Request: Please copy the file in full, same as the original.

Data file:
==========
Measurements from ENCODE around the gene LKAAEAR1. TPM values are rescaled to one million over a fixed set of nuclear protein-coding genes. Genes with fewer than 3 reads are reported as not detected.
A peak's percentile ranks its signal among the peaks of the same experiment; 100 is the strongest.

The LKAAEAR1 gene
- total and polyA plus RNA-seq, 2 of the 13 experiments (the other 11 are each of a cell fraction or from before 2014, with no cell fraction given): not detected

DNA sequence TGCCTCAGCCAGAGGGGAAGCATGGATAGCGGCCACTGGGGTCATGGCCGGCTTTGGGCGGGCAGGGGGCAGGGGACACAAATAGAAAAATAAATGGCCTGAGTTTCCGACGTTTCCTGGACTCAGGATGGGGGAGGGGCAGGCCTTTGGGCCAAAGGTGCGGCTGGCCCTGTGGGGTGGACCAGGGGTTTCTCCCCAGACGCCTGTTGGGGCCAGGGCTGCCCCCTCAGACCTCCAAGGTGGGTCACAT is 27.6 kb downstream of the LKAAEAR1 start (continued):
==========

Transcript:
Measurements from ENCODE around the gene LKAAEAR1. TPM values are rescaled to one million over a fixed set of nuclear protein-coding genes. Genes with fewer than 3 reads are reported as not detected.
A peak's percentile ranks its signal among the peaks of the same experiment; 100 is the strongest.

The LKAAEAR1 gene
- total and polyA plus RNA-seq, 2 of the 13 experiments (the other 11 are each of a cell fraction or from before 2014, with no cell fraction given): not detected

DNA sequence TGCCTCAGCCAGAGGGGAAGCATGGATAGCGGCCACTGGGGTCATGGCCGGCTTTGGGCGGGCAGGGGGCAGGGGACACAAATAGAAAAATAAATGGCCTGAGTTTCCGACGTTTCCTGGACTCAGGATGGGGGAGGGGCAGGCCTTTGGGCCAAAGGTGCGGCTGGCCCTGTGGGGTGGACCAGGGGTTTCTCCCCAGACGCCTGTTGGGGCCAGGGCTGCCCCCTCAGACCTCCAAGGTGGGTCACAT is 27.6 kb downstream of the LKAAEAR1 start (continued):